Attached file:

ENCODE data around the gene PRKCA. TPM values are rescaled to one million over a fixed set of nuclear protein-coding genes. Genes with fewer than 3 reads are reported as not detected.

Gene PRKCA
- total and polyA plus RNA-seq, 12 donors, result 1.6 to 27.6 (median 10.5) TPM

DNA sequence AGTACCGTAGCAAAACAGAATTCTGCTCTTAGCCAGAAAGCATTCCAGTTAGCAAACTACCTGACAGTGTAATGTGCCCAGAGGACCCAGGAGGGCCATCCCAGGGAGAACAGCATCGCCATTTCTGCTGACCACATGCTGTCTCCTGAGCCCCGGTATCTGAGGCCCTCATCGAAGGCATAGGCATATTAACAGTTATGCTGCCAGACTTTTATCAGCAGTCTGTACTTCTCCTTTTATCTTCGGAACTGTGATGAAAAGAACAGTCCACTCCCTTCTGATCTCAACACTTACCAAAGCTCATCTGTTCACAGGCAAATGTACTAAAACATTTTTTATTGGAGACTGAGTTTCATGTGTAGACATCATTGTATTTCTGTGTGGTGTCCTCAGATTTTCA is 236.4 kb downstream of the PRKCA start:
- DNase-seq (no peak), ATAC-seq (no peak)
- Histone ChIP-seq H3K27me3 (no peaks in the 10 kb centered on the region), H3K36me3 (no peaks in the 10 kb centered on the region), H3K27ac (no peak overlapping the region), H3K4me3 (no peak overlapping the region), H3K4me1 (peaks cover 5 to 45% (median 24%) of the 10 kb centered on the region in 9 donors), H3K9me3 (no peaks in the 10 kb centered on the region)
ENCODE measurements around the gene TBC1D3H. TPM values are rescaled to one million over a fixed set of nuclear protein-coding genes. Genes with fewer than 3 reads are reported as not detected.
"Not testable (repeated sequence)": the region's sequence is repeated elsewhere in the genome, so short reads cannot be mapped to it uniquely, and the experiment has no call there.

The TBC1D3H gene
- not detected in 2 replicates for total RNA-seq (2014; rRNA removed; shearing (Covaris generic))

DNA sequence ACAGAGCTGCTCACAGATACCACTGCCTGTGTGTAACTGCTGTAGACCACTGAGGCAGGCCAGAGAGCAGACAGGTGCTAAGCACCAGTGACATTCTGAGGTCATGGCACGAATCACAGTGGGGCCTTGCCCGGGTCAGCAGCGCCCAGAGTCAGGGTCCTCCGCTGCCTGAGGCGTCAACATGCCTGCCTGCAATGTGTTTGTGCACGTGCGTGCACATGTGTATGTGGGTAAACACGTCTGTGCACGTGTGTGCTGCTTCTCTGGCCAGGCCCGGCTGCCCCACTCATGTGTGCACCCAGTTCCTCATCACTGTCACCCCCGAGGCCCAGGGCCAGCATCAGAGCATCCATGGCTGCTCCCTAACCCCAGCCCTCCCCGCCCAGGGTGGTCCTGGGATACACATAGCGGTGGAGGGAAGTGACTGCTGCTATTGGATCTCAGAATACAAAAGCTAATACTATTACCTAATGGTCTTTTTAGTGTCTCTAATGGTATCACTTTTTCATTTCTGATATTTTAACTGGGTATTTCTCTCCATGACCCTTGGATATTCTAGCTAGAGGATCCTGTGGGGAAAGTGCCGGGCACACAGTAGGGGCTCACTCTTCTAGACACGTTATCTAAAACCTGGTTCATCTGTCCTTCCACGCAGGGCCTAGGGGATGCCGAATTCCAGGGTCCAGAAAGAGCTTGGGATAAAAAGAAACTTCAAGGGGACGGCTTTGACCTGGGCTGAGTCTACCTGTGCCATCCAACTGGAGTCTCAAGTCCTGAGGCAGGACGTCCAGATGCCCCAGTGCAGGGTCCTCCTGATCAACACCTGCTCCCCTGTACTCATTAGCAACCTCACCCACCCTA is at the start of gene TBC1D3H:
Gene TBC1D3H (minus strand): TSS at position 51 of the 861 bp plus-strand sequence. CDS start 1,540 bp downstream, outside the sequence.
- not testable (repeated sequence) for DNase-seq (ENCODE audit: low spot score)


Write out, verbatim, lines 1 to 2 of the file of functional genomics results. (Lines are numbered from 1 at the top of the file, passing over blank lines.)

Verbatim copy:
ENCODE data around the gene PRKCA. TPM values are rescaled to one million over a fixed set of nuclear protein-coding genes. Genes with fewer than 3 reads are reported as not detected.

Gene PRKCA